Jellyfish, worms, surfing- oh my!

What do jellyfish🎐, worms 🐛, and surfing 🏄  have in common? I don’t know I’m not a rocket scientist. But I’m certainly a University of Edinburgh M.Sc Marine Systems and Policies student trying to figure it all out.

Me and my mom!

I first became interested in marine ecosystems as a kid in Colombia. During the warm and breezy summers my mom would take me to the beautiful azure coasts of Cartagena and Santa Marta. I remember riding on tiny wooden boats, amazed at how they floated on the sea, and hopping to and from islands. I also remember looking down at the water during those boat trips, spotting the fish and sea life, and wanting to jump in and join them. After spending time on the water I would be tired and hungry, and always be happy to be treated with a lunch including fresh-caught fried fish with lemon, plantains and rice. The sea was my favorite place, and seeing it always brought euphoric bliss. Beneath the waves lied another world, a world I wanted to explore.

Camping for the first time for this expedition!

It was not until entering university that I realized that becoming a marine biologist was a very viable career for me. It all started by joining on a weekend expedition that a research laboratory group was doing. This was a trip to a salt-marsh in Florida where the researchers were looking for salt-marsh snakes, and we did so at sundown! I felt like I was in a Animal Planet show, and this feeling became stronger when we saw a juvenile alligator and a graduate student jumped in the water to catch it. I realized then that being a scientist was a real job, and I wanted to be doing the same thing.

That following summer I was accepted into the National Science Foundation where I led a project to determine if the Deepwater Horizon oil spill was having sub-lethal impacts on invertebrates living in subtidal salt-marsh sediment (50% which were marine worms). I learned lots about these worms called polychaetes, the cousins of earthworms!

The summer after that I had become interested in jellyfish and I had the privilege of being invited for the summer to join the Italian-based group of the MED-JELLYRISK programme, a cross-Mediterranean project examining socio-economic and trophic impacts of jellyfish blooms in order to create informed coastal management decisions. I first participated in two scientific-stakeholder conferences in Malta and then traveled to Italy to work with the Italian partner group. There I worked in two research teams, in one researching hydroid fouling and potential impacts on aquaculture systems in Taranto, Italy, and in the other, determining digestion rates and trophic impact of a bloom of the understudied hydrozoan species, Velella velella. I learned so much about jellyfish….and good Italian food!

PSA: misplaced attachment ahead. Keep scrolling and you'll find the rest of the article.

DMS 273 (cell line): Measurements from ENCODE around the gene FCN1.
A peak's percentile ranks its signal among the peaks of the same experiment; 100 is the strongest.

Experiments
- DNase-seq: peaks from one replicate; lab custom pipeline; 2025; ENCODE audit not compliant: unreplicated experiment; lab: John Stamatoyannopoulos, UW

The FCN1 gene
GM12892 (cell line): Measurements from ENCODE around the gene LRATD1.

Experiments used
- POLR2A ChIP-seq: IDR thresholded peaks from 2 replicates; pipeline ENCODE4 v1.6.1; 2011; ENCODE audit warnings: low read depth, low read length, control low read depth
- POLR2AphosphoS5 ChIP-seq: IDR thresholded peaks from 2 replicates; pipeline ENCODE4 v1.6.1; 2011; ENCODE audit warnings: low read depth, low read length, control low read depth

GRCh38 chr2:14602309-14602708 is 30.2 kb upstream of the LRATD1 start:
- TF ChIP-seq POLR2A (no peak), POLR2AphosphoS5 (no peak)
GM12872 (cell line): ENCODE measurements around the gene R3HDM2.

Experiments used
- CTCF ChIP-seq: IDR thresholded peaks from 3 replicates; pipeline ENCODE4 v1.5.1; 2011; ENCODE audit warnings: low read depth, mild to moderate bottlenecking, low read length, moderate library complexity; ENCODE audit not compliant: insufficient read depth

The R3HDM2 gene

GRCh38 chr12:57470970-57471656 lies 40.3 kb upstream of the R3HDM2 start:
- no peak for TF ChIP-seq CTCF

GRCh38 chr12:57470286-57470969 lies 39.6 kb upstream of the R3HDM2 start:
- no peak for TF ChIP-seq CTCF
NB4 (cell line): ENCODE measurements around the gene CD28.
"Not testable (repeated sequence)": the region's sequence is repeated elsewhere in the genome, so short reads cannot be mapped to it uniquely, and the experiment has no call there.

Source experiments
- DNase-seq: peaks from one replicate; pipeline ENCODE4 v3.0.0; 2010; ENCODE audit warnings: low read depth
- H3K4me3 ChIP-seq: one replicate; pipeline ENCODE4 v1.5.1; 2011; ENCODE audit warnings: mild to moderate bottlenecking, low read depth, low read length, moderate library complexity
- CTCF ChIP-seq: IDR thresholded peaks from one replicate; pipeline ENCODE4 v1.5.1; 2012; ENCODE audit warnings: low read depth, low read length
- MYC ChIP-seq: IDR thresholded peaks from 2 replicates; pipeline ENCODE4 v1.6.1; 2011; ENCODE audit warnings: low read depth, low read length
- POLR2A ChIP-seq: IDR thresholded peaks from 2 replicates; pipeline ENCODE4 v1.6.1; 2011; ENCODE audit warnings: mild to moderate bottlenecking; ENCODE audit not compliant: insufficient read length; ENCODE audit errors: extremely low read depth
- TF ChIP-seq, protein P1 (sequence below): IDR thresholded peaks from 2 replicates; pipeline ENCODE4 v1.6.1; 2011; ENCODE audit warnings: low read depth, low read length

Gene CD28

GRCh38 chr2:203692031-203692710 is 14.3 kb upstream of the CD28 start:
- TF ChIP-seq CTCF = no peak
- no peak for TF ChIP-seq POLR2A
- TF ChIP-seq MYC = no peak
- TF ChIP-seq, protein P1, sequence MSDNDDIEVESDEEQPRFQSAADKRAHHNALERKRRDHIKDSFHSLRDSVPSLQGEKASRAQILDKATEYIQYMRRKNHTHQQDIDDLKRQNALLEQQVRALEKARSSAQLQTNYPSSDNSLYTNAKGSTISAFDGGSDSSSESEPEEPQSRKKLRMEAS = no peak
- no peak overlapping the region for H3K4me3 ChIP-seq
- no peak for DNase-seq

After finishing my thesis at my undergraduate institution (which looked at improving living shorelines that are used to restore coasts and prevent shoreline erosion) I realized that throughout my entire research experiences I had always noted an important social side I was not studying. In Louisiana studying the Deepwater Horizon oil spill I realized how local impoverished communities’ livelihoods were devastated by the pollution, in Italy I realized how working collaboratively with and holding multi-lateral discussions with stakeholders were powerful tools in achieving impactful research and lasting solutions, and through my thesis work I realized the importance of community-based ecosystem management.

I realized people are key. People are part of the environment. If I want to protect marine ecosystems for their biodiversity and beauty for future generations I would need to understand people and their actions. Conservation must work for people and the environment if it is to be successful. This is what brought me to apply and enroll in the M.Sc Marine Systems and Policies at University of Edinburgh. It is interdisciplinary, and right now I am taking Development Studies and Integrated Resource Management. These courses are helping me in my future career goals.  In the future I hope to lead multi-lateral initiatives to create science-informed community-based marine conservation and management plans that involve local communities, policymakers, and professionals in varying disciplines. The end goal being to find equitable, and socio-economically feasible solutions to marine issues that will allow people’s livelihoods to thrive while maintaining the biological integrity of marine ecosystems, while building research capacity in developing countries with highly impacted coastal ecosystems.

So far the programme has been great and I am enjoying not only the kind and passionate people I’ve met, but also the perks that have come along- such as surfing 🙂

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